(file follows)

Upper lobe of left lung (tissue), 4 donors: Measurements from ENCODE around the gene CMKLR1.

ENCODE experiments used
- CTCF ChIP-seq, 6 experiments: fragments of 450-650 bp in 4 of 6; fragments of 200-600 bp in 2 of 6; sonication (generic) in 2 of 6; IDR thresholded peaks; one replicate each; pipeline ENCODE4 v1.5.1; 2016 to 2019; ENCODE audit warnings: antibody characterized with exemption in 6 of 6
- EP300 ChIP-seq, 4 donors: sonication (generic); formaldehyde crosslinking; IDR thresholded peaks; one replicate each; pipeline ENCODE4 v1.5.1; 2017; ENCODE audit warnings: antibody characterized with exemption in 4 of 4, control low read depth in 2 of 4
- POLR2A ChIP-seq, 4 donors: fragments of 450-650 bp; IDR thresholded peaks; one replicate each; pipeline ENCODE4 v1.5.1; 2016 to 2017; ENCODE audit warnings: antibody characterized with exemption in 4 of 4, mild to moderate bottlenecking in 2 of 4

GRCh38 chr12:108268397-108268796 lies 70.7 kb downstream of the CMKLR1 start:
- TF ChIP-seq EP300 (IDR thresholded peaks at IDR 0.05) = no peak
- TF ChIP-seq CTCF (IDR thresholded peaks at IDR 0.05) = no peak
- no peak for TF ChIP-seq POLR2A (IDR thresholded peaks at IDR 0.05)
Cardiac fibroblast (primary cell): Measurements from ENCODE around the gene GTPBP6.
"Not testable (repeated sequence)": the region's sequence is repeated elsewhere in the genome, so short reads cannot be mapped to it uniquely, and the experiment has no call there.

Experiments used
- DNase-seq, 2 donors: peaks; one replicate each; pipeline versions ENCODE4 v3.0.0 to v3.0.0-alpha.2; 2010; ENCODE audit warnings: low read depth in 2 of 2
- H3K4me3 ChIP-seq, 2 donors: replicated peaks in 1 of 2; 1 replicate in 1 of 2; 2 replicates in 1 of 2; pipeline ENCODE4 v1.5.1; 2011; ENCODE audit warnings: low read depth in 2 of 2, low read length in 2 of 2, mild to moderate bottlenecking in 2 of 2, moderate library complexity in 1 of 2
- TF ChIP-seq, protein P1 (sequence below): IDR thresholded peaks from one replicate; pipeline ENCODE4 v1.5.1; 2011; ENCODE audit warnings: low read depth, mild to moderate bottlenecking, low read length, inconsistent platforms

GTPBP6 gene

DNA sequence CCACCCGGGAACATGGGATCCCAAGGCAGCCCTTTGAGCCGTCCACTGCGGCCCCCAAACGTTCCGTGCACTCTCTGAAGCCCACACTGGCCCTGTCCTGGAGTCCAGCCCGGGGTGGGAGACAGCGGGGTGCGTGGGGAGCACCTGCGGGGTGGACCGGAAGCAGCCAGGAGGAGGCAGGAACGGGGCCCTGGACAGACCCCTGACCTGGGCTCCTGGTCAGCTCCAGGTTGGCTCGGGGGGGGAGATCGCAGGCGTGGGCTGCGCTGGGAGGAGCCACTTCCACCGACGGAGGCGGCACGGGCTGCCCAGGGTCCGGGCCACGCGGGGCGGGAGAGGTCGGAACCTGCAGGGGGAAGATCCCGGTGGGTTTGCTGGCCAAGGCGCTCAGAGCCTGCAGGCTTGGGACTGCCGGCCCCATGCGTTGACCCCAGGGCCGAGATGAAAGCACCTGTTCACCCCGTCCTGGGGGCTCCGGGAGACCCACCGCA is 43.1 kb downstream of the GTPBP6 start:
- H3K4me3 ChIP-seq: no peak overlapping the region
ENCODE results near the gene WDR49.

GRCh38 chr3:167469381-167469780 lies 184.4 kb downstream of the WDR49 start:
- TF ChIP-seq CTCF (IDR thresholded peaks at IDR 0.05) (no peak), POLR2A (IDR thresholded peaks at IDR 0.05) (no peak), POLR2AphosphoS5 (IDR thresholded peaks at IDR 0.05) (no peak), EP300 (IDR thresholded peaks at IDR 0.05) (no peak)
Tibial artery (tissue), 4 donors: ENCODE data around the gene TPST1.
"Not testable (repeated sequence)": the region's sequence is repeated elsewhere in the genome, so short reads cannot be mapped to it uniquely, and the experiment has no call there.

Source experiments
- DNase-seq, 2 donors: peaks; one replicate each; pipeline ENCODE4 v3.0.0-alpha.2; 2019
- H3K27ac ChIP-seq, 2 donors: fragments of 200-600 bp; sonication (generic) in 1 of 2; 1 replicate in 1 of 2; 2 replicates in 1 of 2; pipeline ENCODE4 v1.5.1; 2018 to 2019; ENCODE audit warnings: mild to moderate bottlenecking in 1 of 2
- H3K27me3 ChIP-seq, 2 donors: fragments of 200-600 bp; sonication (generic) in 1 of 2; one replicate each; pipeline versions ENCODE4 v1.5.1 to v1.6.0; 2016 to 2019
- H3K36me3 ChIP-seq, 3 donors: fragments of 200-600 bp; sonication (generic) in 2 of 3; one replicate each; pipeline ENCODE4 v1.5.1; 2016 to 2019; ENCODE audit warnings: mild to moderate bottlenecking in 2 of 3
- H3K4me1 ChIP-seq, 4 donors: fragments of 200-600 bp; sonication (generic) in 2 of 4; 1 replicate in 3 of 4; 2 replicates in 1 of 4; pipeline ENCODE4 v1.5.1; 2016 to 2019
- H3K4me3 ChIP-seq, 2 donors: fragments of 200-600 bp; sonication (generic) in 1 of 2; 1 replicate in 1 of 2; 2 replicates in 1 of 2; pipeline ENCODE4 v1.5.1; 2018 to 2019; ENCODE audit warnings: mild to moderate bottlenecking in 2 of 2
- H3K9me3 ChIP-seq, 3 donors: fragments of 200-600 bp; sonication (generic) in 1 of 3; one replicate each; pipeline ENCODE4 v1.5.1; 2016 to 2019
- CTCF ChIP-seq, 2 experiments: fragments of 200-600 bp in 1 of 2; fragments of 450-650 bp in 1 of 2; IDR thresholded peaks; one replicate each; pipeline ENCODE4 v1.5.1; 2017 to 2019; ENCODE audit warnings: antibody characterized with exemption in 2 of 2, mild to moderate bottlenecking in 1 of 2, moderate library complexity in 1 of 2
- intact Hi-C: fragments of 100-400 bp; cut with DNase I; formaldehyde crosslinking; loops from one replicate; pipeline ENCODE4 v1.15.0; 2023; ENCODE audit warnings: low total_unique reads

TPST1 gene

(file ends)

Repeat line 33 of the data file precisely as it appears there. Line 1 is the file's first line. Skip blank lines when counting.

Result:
- intact Hi-C: fragments of 100-400 bp; cut with DNase I; formaldehyde crosslinking; loops from one replicate; pipeline ENCODE4 v1.15.0; 2023; ENCODE audit warnings: low total_unique reads